Mind, Life and Universe by Lynn Margulis
Conversations With Great Scientists of Our Time (Sciencewriters)

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Through Punset’s skillful questions, readers meet one scientist who spends her waking hoursto assure the freedom of African primates, another passionate about his idea that his wife’schoice of husband was determined when she was a fetus, and another who explains theevidence for more than the standard four dimensions of length, width, height, and time. Incaptivating conversations with such science luminaries as Richard Dawkins, Sheldon Glashow,Jane Goodall, James E. Lovelock, Lisa Randall, Robert Sapolski, Oliver Sacks, and E.O. Wilson, theeditors reveal a unique, hidden world of intellectual interest, verve, and humor.LYNN MARGULIS is Distinguished University Professor in the Department of Geosciences at theUniversity of Massachusetts, Amherst. Her most recent book is Luminous Fish: Tales of Science andLove. EDUARDO PUNSET is the director and host of Redes, a weekly popular-science TV show broadcastthroughout the Spanish-speaking world, and author of The Happiness Trip, a number-one bestseller in Spain. DAVID SUZUKI, Ph.D., an award-winning geneticist, author, environmentalist, andeducator, has created more than 150 science programs for CBC television.

About Lynn Margulis

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Lynn Margulis (1938-2011) who served as a Distinguished University Professor in the Department of Geosciences at the University of Massachusetts at Amherst, received the 1999 National Medal of Science from President Bill Clinton. She was a member of the U.S. National Academy of Sciences starting in 1983 and of the Russian Academy of Natural Sciences from 1997 forward. Author, editor, or coauthor of chapters in more than forty books, she published or had her work profiled in many journals, magazines, and books, among them Natural History, Science, Nature, New England Watershed, Scientific American, Proceedings of the National Academy of Sciences, Science Firsts, and The Scientific 100. She made numerous contributions to the primary scientific literature of microbial evolution and cell biology. Margulis's theory of species evolution by symbiogenesis, put forth in Acquiring Genomes (co-authored with Dorion Sagan, 2002), describes how speciation does not occur by random mutation alone but rather by symbiotic détente. Behavioral, chemical, and other interactions often lead to integration among organisms, members of different taxa. In well-documented cases some mergers create new species. Intimacy, physical contact of strangers, becomes part of the engine of life's evolution that accelerates the process of change. Margulis worked in the laboratory and field with many other scientists and students to show how specific ancient partnerships, in a given order over a billion years, generated the cells of the species we see with our unaided eyes. The fossil record, in fact, does not show Darwin's predicted gradual changes between closely related species but rather the "punctuated equilibrium" pattern described by Eldredge and Gould: a jump from one to a different species. She worked on the "revolution in evolution" since she was a graduate student. In the last fifteen years of her life, Margulis co-authored several books with Dorion Sagan, among them What is Sex? (1997), What is Life? (1995), Mystery Dance: On the Evolution of Human Sexuality (1991), Microcosmos: Four Billion Years of Evolution from Our Microbial Ancestors (1986), and Origins of Sex:Three Billion Years of Genetic Recombination (1986). Her work with K.V. Schwartz provided a consistent formal classification of all life on Earth and has lead to the third edition of Five Kingdoms: An Illustrated Guide to the Phyla of Life on Earth (1998). Their classification scheme was generated from scientific results of myriad colleagues and its logical-genealogical basis is summarized in her single-authored book Symbiosis in Cell Evolution: Microbial Communities in the Archean and Proterozoic Eons (second edition, 1993). The bacterial origins of both chloroplasts and mitochondria are now well established. Since the mid-1970s, Margulis aided James E. Lovelock, FRS, in documenting his Gaia Theory, which posits that the Earth's surface interactions among living beings, rocks and soil, air and water have created a vast, self-regulating system. From the vantage of outer space the Earth looks like an amazing being; from the vantage of biochemistry it behaves in many ways like a giant organism. Eduardo Punset is Professor of Economic Policy at the Chemical Institute of Ramon Llull University in Barcelona. He was Chairman of the Bull Technological Institute, Professor of Innovation and Technology at Madrid University, and IMF Representative in the Caribbean. He actively participated in the Spanish political transition to democracy as Minister for Relations with the European Union, Regional Minister of Finance for Cataluny. and Member of the European Parliament. He is currently Director and Producer of Networks, a weekly programme of Spanish public television on Science. He has been a member of the staff of BBC, and The Economist. Among his books are A Field Guide to Survive in the XXI st Century; La Salida de la Crisis, Human Resources and Economic Growth; and La Espana Impertinente.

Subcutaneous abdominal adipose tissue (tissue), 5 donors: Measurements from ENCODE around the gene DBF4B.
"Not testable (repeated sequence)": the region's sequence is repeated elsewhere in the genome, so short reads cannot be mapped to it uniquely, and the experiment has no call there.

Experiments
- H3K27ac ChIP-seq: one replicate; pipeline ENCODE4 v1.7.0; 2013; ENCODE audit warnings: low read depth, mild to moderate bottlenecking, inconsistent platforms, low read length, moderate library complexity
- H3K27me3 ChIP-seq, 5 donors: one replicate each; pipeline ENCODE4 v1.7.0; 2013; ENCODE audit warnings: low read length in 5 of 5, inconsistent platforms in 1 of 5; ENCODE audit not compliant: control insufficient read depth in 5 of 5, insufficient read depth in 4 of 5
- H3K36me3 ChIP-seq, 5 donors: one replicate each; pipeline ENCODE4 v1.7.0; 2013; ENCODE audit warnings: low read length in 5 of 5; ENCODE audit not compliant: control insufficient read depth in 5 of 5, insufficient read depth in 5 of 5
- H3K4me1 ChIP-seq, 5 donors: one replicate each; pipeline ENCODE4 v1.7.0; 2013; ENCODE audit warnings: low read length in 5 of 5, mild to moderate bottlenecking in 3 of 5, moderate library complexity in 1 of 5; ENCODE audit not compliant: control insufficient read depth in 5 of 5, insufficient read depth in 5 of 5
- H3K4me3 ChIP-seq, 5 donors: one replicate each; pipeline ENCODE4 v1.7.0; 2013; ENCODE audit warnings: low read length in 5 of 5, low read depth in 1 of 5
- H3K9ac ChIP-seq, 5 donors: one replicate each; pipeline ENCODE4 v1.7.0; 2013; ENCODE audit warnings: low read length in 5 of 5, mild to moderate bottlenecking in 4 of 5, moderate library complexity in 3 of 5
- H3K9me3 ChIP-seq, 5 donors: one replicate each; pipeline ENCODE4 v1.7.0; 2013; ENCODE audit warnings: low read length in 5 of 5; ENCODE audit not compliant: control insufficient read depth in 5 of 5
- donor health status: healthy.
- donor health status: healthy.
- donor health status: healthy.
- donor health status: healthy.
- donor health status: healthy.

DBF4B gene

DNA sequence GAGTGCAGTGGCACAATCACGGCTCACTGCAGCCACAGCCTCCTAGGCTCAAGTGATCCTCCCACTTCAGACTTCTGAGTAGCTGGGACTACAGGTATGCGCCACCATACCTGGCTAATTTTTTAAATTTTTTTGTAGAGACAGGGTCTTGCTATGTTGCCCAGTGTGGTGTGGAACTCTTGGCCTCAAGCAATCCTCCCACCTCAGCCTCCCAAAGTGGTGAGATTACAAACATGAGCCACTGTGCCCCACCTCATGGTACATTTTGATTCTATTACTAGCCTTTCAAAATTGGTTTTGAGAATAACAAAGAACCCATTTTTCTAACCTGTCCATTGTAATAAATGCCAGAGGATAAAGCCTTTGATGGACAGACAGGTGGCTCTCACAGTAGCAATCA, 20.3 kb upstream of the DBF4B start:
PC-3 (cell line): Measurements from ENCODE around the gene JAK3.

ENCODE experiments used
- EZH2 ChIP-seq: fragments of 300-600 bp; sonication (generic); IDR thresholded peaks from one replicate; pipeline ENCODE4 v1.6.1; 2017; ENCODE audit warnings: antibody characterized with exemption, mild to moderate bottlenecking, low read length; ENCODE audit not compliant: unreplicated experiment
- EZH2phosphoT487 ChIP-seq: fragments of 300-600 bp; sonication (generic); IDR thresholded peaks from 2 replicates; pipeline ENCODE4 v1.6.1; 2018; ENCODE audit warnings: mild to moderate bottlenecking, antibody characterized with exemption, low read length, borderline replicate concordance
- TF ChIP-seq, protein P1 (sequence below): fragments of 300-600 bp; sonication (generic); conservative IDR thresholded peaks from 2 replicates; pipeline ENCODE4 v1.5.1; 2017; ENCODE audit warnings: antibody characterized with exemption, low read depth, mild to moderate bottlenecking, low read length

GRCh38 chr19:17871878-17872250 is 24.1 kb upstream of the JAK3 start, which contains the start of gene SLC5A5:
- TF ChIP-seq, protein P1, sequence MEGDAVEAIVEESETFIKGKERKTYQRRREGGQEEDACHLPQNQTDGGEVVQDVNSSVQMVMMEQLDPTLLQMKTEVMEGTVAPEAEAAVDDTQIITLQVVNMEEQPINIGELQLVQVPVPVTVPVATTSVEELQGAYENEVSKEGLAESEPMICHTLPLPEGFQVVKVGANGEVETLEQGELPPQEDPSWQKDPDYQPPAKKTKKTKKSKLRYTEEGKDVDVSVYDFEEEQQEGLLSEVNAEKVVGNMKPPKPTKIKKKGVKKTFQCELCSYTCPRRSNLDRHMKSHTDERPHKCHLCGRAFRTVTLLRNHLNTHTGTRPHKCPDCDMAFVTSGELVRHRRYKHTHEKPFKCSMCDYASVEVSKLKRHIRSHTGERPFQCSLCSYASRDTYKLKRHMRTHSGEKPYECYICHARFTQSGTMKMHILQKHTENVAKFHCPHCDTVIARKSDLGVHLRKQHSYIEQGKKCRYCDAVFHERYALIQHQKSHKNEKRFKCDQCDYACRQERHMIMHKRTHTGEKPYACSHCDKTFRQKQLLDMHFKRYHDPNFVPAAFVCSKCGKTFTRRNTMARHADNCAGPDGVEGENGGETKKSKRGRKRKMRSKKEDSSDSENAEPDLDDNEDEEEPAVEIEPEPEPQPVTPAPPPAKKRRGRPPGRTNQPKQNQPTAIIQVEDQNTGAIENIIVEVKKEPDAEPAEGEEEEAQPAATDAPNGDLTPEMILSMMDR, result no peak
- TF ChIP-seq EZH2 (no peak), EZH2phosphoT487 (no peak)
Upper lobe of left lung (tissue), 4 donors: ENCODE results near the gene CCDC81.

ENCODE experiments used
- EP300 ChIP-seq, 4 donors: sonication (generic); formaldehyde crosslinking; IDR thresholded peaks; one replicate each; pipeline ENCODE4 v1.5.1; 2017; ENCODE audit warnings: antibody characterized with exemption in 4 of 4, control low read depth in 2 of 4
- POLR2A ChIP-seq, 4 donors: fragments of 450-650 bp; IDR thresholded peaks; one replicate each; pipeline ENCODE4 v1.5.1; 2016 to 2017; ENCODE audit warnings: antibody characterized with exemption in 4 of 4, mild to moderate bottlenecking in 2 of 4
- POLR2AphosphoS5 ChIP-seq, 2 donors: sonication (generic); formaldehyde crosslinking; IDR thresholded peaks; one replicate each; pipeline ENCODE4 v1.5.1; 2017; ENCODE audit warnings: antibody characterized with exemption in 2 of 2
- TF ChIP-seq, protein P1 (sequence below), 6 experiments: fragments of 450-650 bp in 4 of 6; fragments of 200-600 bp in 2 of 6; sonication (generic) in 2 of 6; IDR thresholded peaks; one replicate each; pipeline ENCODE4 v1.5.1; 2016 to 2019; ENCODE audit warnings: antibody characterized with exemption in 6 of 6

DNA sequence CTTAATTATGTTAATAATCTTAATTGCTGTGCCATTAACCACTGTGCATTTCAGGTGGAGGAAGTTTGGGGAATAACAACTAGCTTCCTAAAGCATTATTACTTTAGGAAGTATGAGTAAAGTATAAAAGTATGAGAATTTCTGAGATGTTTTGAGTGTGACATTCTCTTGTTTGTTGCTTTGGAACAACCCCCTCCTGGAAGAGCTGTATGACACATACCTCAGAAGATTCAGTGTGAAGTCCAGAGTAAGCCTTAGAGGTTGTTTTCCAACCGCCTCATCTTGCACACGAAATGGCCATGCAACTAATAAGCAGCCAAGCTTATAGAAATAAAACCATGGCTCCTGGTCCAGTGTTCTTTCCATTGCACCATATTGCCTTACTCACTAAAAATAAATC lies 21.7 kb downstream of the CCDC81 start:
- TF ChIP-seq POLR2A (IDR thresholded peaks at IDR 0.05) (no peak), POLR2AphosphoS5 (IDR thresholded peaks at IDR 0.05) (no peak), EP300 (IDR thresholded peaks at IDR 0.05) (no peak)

Published September 19, 2011 by Chelsea Green Publishing. 387 pages
Genres: Science & Math.

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In this invigorating collection, American microbiologist Margulis and popular Spanish science TV-show host Punset do an excellent job making high science palatable, understandable and even exciting to

Jul 30 2007 | Read Full Review of Mind, Life and Universe: Conv...

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